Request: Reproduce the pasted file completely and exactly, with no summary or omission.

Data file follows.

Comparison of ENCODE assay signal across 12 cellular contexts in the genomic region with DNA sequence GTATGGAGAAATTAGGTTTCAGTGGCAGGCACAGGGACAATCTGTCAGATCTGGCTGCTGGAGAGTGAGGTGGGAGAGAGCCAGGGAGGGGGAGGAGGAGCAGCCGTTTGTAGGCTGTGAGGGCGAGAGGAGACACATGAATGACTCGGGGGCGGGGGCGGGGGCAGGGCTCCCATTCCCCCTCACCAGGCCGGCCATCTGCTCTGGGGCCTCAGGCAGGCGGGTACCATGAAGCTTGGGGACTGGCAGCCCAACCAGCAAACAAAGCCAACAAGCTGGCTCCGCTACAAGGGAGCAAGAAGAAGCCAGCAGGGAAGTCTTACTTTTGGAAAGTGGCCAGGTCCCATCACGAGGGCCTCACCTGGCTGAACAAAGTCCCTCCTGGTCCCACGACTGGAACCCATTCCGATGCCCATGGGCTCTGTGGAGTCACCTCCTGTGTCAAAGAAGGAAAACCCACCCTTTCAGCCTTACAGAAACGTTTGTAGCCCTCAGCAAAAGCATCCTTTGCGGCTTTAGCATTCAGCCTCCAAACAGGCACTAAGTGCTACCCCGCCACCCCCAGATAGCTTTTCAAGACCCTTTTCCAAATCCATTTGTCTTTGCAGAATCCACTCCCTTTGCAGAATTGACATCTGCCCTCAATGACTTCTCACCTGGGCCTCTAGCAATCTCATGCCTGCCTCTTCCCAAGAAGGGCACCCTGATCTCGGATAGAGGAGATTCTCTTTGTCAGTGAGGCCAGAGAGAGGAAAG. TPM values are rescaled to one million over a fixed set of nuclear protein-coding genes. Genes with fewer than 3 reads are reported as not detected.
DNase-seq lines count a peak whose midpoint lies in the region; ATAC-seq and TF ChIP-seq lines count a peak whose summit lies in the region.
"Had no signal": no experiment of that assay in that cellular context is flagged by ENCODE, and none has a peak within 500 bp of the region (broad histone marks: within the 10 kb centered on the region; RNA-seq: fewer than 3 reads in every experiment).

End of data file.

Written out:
Comparison of ENCODE assay signal across 12 cellular contexts in the genomic region with DNA sequence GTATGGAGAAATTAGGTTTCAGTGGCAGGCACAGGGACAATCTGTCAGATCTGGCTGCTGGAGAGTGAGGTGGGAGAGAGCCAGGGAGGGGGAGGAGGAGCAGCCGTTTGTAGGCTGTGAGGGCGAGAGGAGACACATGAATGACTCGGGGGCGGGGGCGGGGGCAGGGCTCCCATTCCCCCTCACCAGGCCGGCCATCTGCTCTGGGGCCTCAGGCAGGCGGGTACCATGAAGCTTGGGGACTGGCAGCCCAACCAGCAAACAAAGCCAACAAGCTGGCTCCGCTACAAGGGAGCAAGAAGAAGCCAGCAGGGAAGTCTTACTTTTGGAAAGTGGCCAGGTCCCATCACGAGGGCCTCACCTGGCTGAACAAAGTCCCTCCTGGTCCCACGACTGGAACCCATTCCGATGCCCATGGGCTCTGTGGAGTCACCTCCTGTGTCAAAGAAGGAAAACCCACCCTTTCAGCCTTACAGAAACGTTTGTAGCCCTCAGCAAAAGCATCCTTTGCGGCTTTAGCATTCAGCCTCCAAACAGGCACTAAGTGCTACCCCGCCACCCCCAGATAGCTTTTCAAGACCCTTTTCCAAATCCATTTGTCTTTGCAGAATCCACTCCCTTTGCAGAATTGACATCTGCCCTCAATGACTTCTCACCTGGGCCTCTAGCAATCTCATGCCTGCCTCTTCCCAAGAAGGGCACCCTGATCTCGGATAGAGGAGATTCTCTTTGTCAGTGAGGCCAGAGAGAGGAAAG. TPM values are rescaled to one million over a fixed set of nuclear protein-coding genes. Genes with fewer than 3 reads are reported as not detected.
DNase-seq lines count a peak whose midpoint lies in the region; ATAC-seq and TF ChIP-seq lines count a peak whose summit lies in the region.
"Had no signal": no experiment of that assay in that cellular context is flagged by ENCODE, and none has a peak within 500 bp of the region (broad histone marks: within the 10 kb centered on the region; RNA-seq: fewer than 3 reads in every experiment).